Adelphia May Not Issue SeveranceSep 11, 2002 | AP Adelphia Communications Corp. won't make $4.2 million in payments to John J. Rigas under a severance agreement reached when the cable TV systems company founder and former chairman stepped down in May, according to a person who has been briefed on the situation.
No payments had been made yet under the severance agreement, said the person, who agreed to speak on condition of anonymity. The company has been operating under bankruptcy protection since late June.
Adelphia outlined the severance package in a May filing with the Securities and Exchange Commission. The package was to include payments to Rigas of $1.4 million a year for three years; lifetime health care coverage for Rigas and his wife; use of an office, computer, telephone and secretary; and emergency use of company planes.
"The company doesn't anticipate making those payments," the person said Wednesday, referring to the annual cash payments. The board hadn't made decisions about other portions of the package but may reconsider those as well, the person said.
Rigas' attorney, Peter Fleming, said in a statement, "It's more than disturbing when anyone, including a corporate board, would breach a contract presumably signed in good faith."
Rigas and his lawyers were considering alternatives and hadn't determined how to respond, said attorney Stephen J. Harmelin, who is representing Rigas in the civil suit.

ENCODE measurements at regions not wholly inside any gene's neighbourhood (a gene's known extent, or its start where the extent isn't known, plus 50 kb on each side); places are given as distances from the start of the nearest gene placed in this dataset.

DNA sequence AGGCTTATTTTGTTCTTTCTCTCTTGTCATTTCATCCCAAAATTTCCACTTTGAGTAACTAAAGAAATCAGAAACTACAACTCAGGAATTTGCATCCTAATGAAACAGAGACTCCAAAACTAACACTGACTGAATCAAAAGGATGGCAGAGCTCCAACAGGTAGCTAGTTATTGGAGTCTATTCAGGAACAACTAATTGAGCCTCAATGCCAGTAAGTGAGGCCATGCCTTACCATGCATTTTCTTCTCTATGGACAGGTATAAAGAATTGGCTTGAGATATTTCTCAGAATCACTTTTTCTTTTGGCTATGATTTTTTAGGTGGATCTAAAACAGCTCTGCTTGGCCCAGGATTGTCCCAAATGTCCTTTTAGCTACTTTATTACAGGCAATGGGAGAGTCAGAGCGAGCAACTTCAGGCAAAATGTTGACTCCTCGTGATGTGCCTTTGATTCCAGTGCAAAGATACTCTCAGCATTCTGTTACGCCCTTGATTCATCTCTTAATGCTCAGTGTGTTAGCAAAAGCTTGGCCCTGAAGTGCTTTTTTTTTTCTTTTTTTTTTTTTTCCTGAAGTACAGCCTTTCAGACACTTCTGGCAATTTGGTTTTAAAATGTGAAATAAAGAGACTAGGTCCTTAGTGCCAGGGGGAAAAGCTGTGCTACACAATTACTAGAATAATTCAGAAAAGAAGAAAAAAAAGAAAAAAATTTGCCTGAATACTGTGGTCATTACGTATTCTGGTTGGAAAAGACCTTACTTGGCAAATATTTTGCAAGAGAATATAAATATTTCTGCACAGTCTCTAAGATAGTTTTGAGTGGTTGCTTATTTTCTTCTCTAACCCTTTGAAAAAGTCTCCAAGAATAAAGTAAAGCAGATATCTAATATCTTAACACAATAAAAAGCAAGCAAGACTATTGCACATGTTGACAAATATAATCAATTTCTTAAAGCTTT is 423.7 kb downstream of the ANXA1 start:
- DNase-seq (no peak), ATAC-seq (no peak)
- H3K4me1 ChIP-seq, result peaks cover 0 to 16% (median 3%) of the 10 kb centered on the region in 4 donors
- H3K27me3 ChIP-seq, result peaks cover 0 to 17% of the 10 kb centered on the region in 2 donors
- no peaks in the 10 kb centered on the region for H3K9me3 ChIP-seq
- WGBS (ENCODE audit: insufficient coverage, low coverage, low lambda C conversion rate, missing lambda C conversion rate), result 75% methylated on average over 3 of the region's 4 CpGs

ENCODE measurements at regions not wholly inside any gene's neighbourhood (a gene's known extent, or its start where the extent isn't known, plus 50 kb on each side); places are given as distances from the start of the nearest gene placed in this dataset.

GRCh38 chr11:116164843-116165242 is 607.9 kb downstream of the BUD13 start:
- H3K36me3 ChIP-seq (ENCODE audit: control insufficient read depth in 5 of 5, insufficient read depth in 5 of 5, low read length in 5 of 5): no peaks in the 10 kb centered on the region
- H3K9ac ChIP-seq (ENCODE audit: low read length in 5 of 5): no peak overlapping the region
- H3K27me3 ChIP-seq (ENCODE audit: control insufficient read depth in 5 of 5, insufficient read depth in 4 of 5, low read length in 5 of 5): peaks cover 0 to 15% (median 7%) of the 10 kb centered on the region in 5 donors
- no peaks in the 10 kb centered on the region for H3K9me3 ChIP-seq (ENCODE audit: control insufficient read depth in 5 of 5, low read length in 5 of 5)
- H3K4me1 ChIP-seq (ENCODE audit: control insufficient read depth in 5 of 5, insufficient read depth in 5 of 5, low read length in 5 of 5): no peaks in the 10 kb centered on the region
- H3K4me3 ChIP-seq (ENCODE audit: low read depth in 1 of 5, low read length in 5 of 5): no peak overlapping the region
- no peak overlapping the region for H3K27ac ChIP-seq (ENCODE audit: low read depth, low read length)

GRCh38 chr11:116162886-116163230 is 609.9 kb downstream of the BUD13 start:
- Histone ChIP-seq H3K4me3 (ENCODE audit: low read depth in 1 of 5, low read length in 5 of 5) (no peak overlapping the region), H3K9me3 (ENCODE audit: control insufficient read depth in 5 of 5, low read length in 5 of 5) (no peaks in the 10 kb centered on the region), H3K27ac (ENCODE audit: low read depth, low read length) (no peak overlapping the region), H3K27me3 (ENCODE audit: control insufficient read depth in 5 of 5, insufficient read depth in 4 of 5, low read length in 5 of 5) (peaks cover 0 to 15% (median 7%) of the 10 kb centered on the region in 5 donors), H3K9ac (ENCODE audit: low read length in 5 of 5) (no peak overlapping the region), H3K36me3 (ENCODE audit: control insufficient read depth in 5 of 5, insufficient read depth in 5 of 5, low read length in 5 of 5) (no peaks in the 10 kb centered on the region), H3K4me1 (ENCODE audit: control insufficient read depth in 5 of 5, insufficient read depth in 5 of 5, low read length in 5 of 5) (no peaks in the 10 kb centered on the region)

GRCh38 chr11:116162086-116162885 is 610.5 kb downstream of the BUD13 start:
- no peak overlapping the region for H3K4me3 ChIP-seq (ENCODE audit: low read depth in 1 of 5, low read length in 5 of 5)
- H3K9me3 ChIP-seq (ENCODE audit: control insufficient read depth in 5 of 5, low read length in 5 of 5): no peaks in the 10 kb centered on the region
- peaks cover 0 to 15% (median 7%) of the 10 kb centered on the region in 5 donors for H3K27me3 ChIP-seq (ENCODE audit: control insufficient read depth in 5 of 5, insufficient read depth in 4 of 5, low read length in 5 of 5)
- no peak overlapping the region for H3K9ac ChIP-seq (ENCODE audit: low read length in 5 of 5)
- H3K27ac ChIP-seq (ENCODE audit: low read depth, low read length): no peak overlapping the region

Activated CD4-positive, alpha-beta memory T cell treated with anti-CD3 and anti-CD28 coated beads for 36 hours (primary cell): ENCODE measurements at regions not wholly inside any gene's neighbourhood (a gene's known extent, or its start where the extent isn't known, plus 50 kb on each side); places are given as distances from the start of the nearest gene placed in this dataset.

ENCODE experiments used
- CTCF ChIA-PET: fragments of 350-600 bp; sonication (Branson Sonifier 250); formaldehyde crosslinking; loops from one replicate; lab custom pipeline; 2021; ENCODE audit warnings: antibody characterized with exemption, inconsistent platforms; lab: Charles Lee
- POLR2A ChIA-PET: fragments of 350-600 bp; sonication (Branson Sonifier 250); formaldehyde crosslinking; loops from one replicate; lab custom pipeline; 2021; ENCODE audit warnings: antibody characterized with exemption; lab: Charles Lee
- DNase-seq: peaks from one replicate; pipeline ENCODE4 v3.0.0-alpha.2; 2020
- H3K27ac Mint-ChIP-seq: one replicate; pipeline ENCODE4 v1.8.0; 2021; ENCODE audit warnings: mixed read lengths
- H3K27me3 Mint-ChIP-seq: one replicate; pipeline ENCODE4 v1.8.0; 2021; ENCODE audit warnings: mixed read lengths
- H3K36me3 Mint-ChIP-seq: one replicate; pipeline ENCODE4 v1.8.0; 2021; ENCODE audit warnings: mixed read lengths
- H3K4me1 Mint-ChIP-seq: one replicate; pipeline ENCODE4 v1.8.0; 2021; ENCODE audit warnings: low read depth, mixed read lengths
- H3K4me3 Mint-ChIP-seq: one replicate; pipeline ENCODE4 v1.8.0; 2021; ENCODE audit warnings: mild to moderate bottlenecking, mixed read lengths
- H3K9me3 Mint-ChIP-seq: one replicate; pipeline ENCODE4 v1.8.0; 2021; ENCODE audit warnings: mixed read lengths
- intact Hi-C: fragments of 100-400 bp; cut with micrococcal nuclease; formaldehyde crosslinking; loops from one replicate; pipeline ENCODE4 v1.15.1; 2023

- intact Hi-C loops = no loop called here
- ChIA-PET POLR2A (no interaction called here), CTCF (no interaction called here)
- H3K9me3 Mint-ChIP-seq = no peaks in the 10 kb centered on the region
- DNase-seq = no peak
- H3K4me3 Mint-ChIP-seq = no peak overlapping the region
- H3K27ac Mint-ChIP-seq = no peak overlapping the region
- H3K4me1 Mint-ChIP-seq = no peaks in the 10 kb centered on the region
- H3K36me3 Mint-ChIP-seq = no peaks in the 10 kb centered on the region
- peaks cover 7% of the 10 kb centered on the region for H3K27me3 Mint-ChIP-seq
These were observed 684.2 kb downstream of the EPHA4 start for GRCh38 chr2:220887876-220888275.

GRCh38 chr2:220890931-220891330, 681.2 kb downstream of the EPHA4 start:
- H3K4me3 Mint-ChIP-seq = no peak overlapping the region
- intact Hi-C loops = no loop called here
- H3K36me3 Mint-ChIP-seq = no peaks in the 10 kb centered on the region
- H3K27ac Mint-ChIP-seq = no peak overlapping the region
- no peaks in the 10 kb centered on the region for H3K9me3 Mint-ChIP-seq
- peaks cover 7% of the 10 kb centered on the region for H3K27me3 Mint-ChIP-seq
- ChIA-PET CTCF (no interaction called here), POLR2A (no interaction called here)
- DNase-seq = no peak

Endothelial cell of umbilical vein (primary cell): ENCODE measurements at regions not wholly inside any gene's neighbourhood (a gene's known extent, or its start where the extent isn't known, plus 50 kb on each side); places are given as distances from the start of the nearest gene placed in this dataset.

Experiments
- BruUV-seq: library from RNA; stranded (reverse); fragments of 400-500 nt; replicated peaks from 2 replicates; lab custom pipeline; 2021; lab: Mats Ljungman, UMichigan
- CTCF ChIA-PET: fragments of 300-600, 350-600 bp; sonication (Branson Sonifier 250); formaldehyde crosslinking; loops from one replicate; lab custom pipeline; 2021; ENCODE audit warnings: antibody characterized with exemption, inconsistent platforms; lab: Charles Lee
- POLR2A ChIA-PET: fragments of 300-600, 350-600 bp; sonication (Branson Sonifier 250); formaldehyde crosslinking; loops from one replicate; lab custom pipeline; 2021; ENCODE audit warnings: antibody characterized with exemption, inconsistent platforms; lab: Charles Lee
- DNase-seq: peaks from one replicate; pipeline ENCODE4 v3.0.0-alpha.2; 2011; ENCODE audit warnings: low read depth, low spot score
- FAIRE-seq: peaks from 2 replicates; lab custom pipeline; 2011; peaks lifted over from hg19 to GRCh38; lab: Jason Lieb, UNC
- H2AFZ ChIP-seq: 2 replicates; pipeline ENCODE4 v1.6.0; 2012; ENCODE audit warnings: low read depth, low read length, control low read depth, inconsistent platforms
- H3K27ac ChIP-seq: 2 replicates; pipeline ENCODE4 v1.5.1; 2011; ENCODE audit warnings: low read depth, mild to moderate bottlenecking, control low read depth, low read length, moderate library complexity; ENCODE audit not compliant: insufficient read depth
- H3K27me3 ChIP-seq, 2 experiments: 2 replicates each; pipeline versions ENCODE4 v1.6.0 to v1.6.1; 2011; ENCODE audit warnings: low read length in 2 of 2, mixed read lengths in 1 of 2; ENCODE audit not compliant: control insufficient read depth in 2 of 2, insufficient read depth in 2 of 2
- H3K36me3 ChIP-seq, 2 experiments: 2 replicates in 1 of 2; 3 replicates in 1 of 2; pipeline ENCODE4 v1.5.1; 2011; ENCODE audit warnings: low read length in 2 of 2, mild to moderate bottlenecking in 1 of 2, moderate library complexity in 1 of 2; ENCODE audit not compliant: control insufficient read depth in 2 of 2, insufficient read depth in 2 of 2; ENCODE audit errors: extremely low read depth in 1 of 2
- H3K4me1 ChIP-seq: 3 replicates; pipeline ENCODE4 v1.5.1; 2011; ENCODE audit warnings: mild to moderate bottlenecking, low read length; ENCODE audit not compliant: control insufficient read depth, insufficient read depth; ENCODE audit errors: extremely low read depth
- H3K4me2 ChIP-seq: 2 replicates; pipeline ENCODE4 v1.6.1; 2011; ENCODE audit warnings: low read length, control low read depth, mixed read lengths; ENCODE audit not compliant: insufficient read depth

"The severance arrangement is something which was part of a May agreement that the company has obviously breached," Harmelin said.
Eric Andrus, a spokesman for Adelphia, said the company wouldn't comment.
Adelphia, the nation's sixth-largest cable television company, filed for Chapter 11 bankruptcy protection June 25.
John Rigas, the 77-year-old founder and former chairman and chief executive, was arrested July 24 along with sons Timothy, 46, and Michael 48, on charges of stealing hundreds of millions of dollars from the company. The Rigases had stepped down from their executive posts and seats on the company board in May.
The Rigases, who have denied any wrongdoing, are free on $10 million bail each, secured by cash plus land and other property.
The company filed a civil complaint in the U.S. Bankruptcy Court in New York the day the Rigases were arrested, accusing them of conspiring to use company funds for their own benefit. The lawsuit alleged that off-the-books transactions and self-dealing by the Rigas family resulted in damages and loss in market capitalization of more than $1 billion, for which the company sought triple damages.
The company, based in Coudersport in rural northern Pennsylvania, decided about that time not to make payments to Rigas under the severance agreement, the person said.
Adelphia also obtained a temporary restraining order Aug. 27 from U.S. Bankruptcy Judge Robert E. Gerber barring John Rigas or family members from selling any real estate until it could be determined whether the company held part ownership.